If we were to not subtract out the unrealized investment gains (AOCI) on GNW's balance sheet and assume those gains could quickly be realized at current market rates if liquidated, our new tangible book value per share would come to $17.8, giving a book value of 0.85x.
I would be more inclined to use this conservative middle figure for GNW's book value than either the Yahoo! Finance or strict current non-AOCI value.
For many value investors, a tangible book value of 0.85 would likely be sufficient to warrant an investment in Genworth. Yet, for a legend like Warren Buffett, an attractive valuation alone likely would not suffice. Buffett likes to take Graham's teachings even further, and invest in companies with a significant and defensible moat, an identifiable competitive advantage, strong cash flows, sustainable earning growth and power, and a powerful brand or franchise.
Unfortunately, I do not believe that Genworth has many of these characteristics at the moment, other than the real potential for powerful earnings growth.
GNW is a relatively small and dispersed global insurer. It has no readily identifiable moat in any of its business segments, and its brand is not very well-known and definitely not a household name (compared to the popular AFLAC duck or GEICO gecko).
Furthermore, Genworth has set up a number of holding companies with complex payments schemes in order to allocate capital to areas where increased regulatory capital requirements will likely be needed in the future. It is difficult to project the payments from parent to holding company and vice versa.
Lastly, having a fairly large Global Mortgage Insurance division, Genworth's business, like any mortgage insurer, is sensitive to global interest rates. Should rates rise sharply as a result of the Fed's taper or any other number of reasons, this segment of its business could be rather adversely affected.
Having said all this and highlighted many of GNW's caveats, a current tangible book value of 1.20 and tangible book including AOCI of just 0.85 is very rare in today's markets. One could make a very strong argument that Genworth is trading at a rock-bottom valuation despite a 100% appreciation in the last year.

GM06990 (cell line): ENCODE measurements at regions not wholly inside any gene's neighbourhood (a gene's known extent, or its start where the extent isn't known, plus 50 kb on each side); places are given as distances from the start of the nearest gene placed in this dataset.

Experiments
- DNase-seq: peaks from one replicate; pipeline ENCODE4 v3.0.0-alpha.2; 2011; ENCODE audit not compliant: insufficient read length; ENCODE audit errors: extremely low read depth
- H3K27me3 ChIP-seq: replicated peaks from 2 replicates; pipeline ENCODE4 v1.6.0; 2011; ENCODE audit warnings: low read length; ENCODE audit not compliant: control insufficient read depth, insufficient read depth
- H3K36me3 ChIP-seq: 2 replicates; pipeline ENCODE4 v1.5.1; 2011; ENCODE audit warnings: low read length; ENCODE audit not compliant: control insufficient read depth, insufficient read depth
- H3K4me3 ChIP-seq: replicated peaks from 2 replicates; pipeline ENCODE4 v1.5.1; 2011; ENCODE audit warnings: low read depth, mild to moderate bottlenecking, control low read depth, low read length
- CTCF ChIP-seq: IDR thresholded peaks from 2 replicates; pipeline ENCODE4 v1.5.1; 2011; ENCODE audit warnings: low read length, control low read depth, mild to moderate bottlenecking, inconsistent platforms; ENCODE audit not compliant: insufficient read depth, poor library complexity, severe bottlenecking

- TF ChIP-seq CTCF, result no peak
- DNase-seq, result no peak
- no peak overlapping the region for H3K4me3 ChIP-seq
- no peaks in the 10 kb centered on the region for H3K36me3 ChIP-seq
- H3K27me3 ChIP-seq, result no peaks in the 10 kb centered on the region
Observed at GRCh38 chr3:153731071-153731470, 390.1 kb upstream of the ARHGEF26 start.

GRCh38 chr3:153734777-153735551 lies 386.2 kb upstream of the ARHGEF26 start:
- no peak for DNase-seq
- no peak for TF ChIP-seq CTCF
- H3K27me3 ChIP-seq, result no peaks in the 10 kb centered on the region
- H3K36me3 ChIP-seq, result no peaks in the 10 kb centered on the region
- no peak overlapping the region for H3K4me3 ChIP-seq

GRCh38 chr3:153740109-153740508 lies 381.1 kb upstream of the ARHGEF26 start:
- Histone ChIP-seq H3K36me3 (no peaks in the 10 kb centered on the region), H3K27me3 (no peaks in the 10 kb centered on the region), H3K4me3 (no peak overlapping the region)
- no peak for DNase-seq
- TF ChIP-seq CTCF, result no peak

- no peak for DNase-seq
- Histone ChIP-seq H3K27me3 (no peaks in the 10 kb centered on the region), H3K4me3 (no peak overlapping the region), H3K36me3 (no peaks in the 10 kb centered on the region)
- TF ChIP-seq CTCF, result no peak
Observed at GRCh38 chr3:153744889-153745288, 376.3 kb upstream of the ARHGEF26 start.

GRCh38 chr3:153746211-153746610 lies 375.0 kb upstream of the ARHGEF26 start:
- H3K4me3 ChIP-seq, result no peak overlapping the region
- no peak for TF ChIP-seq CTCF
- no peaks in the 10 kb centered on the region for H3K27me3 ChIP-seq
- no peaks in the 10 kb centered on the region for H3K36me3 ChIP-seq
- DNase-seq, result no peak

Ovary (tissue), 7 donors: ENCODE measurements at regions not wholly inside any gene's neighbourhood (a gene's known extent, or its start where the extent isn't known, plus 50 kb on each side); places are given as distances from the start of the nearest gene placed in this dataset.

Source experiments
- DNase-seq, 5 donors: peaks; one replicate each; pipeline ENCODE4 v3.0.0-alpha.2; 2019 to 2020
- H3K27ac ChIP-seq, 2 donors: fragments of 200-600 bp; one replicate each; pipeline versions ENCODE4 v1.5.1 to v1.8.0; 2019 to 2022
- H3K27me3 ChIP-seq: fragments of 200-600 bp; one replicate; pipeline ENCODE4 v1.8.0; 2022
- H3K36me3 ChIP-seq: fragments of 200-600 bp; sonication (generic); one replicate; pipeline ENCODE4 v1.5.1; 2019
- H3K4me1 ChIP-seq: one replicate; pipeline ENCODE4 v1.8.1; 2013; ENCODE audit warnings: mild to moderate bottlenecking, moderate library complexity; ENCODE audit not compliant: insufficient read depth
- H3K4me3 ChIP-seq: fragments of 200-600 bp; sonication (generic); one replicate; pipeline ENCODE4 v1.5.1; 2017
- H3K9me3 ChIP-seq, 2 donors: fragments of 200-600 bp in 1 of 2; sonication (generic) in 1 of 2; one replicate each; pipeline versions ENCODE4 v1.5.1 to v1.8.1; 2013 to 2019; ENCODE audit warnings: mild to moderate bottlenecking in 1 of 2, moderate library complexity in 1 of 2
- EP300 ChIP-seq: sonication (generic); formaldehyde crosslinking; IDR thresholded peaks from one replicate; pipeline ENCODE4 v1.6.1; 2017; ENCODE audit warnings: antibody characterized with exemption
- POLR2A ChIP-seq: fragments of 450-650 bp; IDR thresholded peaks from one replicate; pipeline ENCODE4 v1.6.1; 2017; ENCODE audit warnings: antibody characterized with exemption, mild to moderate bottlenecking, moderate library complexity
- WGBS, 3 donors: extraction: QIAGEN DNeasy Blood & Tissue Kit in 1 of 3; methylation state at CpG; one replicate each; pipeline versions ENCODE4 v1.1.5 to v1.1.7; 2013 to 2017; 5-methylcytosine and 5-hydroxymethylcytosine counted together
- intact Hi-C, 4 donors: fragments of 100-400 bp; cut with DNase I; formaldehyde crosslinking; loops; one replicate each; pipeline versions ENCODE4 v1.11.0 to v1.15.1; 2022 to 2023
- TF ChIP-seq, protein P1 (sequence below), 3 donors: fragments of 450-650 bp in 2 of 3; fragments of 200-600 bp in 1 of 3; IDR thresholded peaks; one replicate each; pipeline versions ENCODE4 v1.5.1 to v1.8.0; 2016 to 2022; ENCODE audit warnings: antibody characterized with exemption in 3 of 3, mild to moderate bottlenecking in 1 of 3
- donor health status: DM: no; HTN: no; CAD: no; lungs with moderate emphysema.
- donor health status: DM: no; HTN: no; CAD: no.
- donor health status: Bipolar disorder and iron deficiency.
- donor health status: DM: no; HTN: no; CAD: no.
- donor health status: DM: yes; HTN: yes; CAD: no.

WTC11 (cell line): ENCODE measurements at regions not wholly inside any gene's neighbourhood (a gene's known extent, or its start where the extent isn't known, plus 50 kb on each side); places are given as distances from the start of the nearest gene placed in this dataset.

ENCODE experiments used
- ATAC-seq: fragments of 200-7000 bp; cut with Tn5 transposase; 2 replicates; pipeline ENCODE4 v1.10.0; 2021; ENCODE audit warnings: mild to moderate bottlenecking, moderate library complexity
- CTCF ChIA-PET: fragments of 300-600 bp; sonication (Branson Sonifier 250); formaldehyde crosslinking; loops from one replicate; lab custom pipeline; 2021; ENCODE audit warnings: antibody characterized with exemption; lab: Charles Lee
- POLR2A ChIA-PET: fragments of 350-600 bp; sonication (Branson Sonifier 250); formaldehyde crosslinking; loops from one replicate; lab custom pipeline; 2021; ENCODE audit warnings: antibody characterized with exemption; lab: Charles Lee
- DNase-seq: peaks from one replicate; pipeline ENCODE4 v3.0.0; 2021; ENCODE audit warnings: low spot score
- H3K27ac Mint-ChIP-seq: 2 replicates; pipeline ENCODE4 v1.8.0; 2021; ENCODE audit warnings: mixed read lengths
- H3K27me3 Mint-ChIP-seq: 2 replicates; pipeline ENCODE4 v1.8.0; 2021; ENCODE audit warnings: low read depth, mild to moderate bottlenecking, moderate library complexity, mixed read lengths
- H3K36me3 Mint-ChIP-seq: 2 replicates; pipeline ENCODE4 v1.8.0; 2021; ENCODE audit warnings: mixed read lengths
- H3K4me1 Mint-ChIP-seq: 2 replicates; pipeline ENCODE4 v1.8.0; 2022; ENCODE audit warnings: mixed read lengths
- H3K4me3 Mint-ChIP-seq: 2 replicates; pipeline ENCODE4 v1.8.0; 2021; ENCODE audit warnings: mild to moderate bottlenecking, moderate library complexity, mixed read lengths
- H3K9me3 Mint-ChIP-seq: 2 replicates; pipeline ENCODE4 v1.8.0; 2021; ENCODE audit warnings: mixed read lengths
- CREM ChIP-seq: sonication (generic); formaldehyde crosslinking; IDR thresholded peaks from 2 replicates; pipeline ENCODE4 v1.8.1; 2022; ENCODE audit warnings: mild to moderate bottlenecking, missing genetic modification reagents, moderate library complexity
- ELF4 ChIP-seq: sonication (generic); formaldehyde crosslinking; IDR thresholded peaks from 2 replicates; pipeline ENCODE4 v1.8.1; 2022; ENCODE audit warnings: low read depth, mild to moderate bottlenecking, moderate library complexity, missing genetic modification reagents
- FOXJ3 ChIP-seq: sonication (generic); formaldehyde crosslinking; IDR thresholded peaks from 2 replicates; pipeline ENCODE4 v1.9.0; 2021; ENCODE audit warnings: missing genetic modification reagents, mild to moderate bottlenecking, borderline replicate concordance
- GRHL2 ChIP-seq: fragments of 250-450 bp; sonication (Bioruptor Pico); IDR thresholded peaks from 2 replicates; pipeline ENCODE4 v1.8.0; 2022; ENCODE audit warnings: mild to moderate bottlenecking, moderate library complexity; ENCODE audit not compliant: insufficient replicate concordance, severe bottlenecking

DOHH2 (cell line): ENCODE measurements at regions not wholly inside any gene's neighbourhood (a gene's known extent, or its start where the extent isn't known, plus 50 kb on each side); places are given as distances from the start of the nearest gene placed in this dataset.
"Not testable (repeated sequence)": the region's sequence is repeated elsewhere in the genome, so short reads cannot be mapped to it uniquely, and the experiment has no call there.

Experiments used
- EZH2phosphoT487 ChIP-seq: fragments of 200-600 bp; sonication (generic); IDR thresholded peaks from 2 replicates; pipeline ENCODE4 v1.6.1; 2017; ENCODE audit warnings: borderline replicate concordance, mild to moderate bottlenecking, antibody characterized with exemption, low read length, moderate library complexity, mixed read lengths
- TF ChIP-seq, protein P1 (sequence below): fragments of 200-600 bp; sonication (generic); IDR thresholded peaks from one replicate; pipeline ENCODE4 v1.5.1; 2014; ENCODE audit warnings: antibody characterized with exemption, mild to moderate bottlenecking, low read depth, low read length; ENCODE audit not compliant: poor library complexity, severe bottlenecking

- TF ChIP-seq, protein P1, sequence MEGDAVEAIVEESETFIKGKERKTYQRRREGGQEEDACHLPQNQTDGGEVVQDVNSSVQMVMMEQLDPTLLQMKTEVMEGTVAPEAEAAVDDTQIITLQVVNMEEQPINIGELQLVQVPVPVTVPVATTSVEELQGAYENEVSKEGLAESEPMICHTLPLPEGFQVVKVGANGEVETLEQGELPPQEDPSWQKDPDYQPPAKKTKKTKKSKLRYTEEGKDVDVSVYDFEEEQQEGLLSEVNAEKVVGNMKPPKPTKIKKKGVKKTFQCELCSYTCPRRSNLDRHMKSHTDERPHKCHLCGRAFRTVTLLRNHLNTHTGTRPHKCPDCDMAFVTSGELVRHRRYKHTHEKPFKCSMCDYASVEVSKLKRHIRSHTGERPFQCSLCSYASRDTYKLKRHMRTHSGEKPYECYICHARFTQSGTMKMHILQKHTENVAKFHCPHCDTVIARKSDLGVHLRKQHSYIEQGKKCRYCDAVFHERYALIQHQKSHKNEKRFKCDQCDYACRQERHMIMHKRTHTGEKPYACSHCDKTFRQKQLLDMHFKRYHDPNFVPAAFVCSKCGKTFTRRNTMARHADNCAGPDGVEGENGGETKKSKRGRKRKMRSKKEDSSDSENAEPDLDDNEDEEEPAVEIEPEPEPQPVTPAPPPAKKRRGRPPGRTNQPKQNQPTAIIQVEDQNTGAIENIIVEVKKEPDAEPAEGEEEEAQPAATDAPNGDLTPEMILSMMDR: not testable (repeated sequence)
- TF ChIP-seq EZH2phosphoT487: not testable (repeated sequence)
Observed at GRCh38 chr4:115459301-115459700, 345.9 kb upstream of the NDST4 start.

As is, GNW would probably not warrant a Warren Buffett investment, as Buffett likes to invest in companies with a readily identifiable competitive advantage, moat, pricing power, and strong earnings growth. Buffett's mentor, though, Benjamin Graham would likely be highly interested in Genworth as a true value investment with a built in margin of safety and little downside risk based on a valuation perspective.
As a result, I am bullish on Genworth from a purely valuation angle, but more uncertain and less bullish based on a growth and competitive advantage assessment of the company. I, like Buffett, would like to see a company have a strong defensible competitive advantage in its industry, pricing power, a robust moat, and increasing earnings power.
Given these factors, I am mildly long GNW in my IRA, but would be more interested in investing larger sums of capital in various insurance names with perhaps richer valuations but competitive positions within the industry and stronger earnings growth prospects. A name I am more bullish on is AIG. A discussion on its merits is for another article.
Disclosure: I am long a small number of GNW common in my IRA. I am also short puts on AIG. I wrote this article myself, and it expresses my own opinions. I am not receiving compensation for it. I have no business relationship with any company whose stock is mentioned in this article.